In a short period of time (perhaps as "little" as one million years or so), the broad-form Extinct Mako had fully evolved into the modern Great White (Carcharodon carcharias). True Great White teeth have very large and coarse serrated cutting edges - otherwise they are almost exactly identical to the broad-form Isurus hastalis Extinct Mako from which they evolved. The size of the teeth are almost identical (fossil versions of the Great White have been found up to 3 1/2" in length), the shape and thickness are the same, and they have the exact same tooth positions (including the controversial third upper "intermediate" tooth which bends back toward the center of the jaw and is roughly two-thirds the size of the teeth on either side of it).

So the fossil record clearly shows that the Great White evolved from a line of Extinct Makos and not from C. megalodon. But if only one isolated population (Pacific Coast of the Americas) of the Extinct Makos evolved into the modern Great White Shark then why are Great Whites found all over the globe now? This is perhaps the most interesting aspect of the evolution of the Great Whites. After they had fully evolved in the Pacific, they began to slowly spread throughout the world. Fossil records from the Atlantic Coast of the United States and Europe show no fossil specimens from the Great White until at least the Middle Pliocene (probably a little later than that even). All fossil Great White teeth found in these areas are true Great Whites (fully serrated) and show no evidence of transitional characteristics. Fossil Great White teeth are widespread by the Late Pliocene in all areas.

The impact the Great White had on existing shark species was enormous. The first real victim was (in part, at least) the mighty Carcharocles megalodon. When Great Whites began spreading into areas inhabited by the megalodon, the population of megalodon sharks soon fell. By the Late Pliocene (probably between 2 - 2.5 million years ago) the megalodon was extinct. Certainly the Great White was not the sole reason for the disappearance of the megalodon but it probably played a role. Great Whites would have been fierce competition with young megalodon sharks for food. It is entirely possible that Great Whites were faster and better equipped to catch the smaller prey (seals, etc.) that the juvenile megalodons relied on. A depletion of prey animals would lead to fewer young megalodon sharks surviving to adulthood. In a catch-22 situation, fewer adults would naturally produce fewer offspring and the circle would continue. Since the probability exists that more Great Whites could inhabit a specific area than could the megalodons, this could have been a definite problem for the largest sharks of all time.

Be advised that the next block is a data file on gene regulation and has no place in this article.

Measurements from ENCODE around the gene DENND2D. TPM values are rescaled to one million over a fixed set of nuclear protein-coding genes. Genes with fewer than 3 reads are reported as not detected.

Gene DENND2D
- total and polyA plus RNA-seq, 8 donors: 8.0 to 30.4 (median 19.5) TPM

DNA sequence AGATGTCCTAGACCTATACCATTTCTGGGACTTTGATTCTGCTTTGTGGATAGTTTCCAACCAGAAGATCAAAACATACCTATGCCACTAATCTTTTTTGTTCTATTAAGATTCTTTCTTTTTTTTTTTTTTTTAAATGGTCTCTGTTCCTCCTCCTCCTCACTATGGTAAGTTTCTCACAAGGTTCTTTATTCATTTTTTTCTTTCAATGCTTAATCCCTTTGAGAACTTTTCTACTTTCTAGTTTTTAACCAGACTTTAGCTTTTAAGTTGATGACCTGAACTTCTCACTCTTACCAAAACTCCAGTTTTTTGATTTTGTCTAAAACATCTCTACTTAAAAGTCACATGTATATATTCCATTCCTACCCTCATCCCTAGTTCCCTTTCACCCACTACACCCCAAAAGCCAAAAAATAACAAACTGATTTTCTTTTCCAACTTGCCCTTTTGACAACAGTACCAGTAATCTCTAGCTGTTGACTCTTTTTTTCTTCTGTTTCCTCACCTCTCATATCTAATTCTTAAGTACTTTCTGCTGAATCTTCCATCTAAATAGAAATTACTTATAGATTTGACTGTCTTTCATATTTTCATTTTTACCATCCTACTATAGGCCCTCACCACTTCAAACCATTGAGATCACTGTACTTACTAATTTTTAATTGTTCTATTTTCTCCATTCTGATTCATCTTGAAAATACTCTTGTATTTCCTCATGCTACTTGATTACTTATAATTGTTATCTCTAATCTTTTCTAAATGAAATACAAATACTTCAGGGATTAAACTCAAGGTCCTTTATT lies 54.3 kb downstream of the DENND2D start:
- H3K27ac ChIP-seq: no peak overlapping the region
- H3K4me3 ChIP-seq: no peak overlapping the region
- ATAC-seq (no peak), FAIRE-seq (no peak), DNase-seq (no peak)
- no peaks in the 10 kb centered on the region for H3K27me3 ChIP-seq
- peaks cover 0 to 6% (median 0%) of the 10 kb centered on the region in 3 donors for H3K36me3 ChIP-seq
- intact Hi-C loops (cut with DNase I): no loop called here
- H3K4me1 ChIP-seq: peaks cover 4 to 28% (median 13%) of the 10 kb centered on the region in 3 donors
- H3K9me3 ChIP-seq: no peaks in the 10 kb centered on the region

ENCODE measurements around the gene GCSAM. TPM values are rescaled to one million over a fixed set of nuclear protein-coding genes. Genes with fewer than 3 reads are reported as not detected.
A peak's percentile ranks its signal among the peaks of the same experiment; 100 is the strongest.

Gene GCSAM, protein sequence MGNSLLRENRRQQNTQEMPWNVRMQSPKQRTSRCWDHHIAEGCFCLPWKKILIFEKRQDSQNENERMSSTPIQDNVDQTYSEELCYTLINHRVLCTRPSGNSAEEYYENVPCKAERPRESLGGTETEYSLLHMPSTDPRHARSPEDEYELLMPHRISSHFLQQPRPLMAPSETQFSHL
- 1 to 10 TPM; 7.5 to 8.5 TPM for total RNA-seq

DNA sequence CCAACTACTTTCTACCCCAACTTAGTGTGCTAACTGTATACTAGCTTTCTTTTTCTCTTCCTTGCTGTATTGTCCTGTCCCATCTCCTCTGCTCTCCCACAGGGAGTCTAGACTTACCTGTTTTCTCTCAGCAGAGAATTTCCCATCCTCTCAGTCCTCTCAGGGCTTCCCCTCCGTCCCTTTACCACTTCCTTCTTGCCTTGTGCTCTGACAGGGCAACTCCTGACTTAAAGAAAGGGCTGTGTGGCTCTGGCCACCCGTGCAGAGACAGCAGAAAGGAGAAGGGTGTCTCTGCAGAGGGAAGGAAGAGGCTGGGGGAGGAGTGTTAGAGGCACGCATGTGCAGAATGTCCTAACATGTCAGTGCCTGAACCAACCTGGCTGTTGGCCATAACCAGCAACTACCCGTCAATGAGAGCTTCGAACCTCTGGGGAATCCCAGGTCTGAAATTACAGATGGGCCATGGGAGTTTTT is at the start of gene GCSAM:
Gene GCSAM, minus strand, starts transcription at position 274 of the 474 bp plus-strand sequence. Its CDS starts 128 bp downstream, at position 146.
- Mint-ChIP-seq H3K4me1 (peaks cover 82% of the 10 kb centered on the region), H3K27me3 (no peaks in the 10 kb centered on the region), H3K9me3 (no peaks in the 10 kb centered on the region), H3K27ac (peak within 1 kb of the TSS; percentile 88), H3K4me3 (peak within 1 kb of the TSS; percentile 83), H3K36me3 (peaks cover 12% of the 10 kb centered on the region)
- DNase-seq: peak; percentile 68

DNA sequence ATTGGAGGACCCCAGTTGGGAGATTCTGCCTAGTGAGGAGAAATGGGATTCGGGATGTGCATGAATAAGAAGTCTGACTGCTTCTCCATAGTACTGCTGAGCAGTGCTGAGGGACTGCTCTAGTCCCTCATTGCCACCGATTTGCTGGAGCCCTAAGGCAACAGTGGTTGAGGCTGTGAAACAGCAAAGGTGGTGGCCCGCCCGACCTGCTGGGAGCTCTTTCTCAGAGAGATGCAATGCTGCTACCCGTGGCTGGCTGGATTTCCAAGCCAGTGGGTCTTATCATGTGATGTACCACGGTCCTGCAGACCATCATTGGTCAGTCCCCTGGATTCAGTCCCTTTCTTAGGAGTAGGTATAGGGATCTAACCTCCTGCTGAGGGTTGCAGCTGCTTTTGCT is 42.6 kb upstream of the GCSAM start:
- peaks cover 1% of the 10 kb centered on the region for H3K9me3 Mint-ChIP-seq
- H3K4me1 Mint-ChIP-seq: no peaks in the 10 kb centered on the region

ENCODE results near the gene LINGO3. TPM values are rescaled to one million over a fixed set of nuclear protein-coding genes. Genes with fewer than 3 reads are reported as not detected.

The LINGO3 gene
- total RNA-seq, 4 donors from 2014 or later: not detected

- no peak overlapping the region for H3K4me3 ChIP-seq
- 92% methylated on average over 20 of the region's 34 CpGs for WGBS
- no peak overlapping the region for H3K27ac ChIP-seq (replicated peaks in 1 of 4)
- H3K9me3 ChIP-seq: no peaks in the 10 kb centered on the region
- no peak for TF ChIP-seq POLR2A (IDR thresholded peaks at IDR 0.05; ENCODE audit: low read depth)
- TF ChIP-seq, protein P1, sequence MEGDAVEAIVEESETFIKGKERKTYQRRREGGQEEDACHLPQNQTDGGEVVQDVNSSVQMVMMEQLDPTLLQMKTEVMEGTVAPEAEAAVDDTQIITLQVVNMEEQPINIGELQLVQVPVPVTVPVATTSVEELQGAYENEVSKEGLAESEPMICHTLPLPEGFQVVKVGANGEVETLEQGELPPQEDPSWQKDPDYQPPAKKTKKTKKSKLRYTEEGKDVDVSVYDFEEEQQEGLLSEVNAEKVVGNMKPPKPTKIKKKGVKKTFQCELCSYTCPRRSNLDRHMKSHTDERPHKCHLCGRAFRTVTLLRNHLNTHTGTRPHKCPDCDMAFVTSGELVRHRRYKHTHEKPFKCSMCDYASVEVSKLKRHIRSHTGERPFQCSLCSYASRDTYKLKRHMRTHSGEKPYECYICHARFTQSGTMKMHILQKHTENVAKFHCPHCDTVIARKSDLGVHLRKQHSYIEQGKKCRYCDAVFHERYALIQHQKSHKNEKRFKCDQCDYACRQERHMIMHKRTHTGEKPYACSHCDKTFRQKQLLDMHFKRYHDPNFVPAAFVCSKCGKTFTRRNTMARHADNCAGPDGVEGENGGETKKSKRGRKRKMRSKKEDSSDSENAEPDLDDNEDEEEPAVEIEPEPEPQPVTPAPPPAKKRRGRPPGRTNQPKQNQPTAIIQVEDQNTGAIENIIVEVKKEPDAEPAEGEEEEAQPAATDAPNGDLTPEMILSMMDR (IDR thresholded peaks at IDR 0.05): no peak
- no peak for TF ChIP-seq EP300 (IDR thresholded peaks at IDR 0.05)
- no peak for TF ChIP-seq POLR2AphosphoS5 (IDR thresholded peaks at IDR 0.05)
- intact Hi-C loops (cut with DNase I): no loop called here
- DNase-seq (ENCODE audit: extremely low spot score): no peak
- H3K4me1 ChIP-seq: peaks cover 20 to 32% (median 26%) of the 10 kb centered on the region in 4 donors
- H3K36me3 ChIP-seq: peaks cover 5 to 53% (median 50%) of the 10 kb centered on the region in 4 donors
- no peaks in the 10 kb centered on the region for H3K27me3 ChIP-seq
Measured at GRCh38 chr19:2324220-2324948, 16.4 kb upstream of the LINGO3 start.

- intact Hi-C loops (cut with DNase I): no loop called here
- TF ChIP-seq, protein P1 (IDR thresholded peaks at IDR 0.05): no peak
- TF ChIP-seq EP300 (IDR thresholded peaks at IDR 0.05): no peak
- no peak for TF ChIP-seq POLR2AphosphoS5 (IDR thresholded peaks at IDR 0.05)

The next victim of the Great White was its own predecessor.........the Extinct Mako, Isurus hastalis. The Extinct Mako survived on until the very Late Pliocene but it too would become extinct. More than likely the serrated version (Great White) was a more efficient predator (having expanded its diet to include different types of prey) and there was simply no room for the Extinct Mako. About the same time in the Late Pliocene, the other species of large predatory shark (Parotodus benedeni), also went extinct. The benedeni was a sister group to Carcharocles megalodon (evolving from the same ancestors about 60 million years ago) but was more of an open-ocean species and always much less commonly seen. The Great White probably played a role in the demise of the benedeni (which reached lengths of probably 25-30 feet) in much the same manor as it did the megalodon and Extinct Mako.

So, the Great White Shark has had an enormous impact on marine history. It thrived in an era of even larger sharks and contributed to their demise. Today the Great White is found worldwide and is one of nature's true wonders. No other shark sparks the inner fear of humans like they do or draws the most protection from those same humans. Hopefully they will be around as the apex predator in their domain until something better evolves to take its place - that is nature's way.